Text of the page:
LBJ Toll Lanes Expanding to the East
Smooth sailing near the High Five, something that's about to be even more of a rarity.
The Dallas City Council's Transportation and Trinity River Corridor Committee was briefed early this afternoon about plans that should make travel on the LBJ Freeway east of Central Expressway just as exasperating as commuting on the western side.
Matthew Craig, an engineer for Halff Associates, the firm charged with shepherding the LBJ East project, updated the committee on his firm's plans for the stretch of the freeway between U.S. 75 and Interstate 30. The primary changes to the road include the conversion of current HOV lanes to mixed-use toll lanes and the creation of continuous frontage roads to match the western half of the LBJ work.
Craig said that the work on the HOV lanes will, eventually, alleviate some traffic issues.
"[Reconfiguring the HOV lanes] will double the amount of capacity for the HOV lanes," he said.
During the first phase of the project, the lanes will remain free for those with at least one passenger in their car. Those traveling alone will now be able to use the lanes as well, as long as they are willing to pay a toll at a rate established by the Texas Department of Transportation.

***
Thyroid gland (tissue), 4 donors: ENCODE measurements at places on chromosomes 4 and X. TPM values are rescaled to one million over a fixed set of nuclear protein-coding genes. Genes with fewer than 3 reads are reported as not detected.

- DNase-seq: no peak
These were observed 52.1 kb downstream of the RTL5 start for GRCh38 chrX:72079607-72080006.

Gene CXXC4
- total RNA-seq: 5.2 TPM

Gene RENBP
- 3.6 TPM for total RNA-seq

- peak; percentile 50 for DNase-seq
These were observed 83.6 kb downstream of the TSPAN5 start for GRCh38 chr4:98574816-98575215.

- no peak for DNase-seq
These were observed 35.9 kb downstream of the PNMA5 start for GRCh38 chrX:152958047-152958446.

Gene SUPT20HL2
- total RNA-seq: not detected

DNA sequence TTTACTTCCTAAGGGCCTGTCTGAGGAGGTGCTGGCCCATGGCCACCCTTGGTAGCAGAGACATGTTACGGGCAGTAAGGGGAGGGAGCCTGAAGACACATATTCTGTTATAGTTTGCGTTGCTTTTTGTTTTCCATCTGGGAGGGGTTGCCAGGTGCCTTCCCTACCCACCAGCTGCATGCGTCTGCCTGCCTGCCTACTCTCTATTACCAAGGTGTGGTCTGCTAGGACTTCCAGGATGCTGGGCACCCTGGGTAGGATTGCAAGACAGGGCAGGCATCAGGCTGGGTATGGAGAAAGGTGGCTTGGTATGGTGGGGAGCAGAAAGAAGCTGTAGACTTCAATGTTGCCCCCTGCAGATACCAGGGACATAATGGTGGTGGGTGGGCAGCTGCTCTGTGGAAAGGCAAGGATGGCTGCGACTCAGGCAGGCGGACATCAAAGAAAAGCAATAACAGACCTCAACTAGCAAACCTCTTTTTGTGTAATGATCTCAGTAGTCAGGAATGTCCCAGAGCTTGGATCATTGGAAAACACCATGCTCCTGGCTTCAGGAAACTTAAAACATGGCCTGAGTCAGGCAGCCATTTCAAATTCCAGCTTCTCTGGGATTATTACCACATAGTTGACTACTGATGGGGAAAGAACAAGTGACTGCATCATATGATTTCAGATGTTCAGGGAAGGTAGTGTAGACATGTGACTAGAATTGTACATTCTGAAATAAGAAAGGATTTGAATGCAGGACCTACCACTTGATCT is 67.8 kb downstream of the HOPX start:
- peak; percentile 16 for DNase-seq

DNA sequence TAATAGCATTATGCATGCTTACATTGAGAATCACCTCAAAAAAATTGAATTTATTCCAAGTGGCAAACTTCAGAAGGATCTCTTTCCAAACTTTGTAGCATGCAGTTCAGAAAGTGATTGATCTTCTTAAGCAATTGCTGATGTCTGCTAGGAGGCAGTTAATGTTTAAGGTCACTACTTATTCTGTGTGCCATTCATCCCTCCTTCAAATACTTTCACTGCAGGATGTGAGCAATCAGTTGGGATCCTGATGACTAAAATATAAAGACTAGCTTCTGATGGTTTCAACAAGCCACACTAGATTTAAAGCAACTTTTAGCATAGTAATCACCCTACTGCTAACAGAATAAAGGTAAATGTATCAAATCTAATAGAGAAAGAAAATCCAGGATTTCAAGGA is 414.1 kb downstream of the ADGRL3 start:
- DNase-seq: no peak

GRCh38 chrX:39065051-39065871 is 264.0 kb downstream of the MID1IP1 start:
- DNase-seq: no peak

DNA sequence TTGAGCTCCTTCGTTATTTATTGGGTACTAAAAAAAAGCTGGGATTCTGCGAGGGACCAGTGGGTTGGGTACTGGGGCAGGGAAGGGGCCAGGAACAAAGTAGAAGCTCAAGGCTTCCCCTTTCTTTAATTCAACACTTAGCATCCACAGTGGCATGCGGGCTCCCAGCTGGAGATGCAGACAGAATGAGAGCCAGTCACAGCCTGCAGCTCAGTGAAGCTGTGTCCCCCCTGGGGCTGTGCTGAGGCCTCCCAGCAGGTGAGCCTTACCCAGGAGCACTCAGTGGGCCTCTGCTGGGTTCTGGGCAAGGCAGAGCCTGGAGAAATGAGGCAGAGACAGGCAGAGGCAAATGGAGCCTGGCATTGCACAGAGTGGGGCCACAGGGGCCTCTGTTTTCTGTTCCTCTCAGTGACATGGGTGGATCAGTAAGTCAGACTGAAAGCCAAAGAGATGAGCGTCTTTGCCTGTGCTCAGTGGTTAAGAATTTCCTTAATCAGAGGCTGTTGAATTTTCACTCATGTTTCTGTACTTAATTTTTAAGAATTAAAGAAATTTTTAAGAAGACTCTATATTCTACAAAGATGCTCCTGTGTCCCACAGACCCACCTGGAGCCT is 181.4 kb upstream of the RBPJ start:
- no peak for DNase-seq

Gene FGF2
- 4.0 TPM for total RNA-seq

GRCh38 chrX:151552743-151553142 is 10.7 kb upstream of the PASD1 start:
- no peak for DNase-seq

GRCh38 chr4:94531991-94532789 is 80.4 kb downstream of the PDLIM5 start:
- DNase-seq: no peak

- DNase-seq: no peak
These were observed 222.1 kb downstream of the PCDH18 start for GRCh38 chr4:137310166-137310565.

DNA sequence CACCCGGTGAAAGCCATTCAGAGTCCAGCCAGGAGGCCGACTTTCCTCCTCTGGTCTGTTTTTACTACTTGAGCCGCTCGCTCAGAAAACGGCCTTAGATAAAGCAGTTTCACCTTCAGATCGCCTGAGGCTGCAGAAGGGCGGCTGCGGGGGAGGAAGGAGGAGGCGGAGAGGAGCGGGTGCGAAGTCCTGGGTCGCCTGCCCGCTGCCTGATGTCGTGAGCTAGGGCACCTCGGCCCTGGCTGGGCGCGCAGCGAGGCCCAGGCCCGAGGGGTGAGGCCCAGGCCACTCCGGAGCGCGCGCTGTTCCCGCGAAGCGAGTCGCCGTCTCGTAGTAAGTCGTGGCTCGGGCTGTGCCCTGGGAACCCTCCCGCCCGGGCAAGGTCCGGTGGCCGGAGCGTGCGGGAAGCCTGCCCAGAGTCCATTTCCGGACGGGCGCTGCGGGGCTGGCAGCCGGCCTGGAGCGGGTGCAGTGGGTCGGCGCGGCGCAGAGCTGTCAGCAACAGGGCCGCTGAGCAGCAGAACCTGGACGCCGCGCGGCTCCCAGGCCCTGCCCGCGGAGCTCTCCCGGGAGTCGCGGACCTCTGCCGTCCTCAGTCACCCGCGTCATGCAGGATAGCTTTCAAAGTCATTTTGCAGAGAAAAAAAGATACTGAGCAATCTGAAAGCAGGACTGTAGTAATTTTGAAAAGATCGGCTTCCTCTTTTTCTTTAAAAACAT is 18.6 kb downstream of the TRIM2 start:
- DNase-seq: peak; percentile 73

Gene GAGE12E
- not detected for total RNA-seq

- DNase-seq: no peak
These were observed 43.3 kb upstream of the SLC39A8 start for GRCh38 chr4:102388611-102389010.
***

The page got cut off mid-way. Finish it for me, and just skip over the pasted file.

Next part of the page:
The project calls for the lanes to be rebuilt over time, beginning in 2015. Once they are finished, drivers carrying passengers will receive a 50 percent discount during rush hour, but pay the same price as single-occupancy vehicles at all other times.
Councilman Sheffie Kadane, a member of the committee, is concerned that by the time construction is finished the increased flow in the HOV lanes won't be enough.
"I know when we did Central Expressway, we were all so happy about it, and then when it was finished, it was outdated," he said.
Kadane was also concerned about the project's mechanism for verifying HOV drivers.
Stephen Endres, an engineer with TxDOT, told the committee that drivers wishing to use the lanes for free or at a discount would have to register their trip with the department at least 15 minutes before they hit the toll lanes and said that officers would monitor them periodically to ensure that those claiming HOV privileges weren't traveling alone.
Regardless of the plan's long-term merits, expect LBJ to be even more of a nightmare for the time being. The first part of the new plan won't be completed until early 2016, at the earliest.
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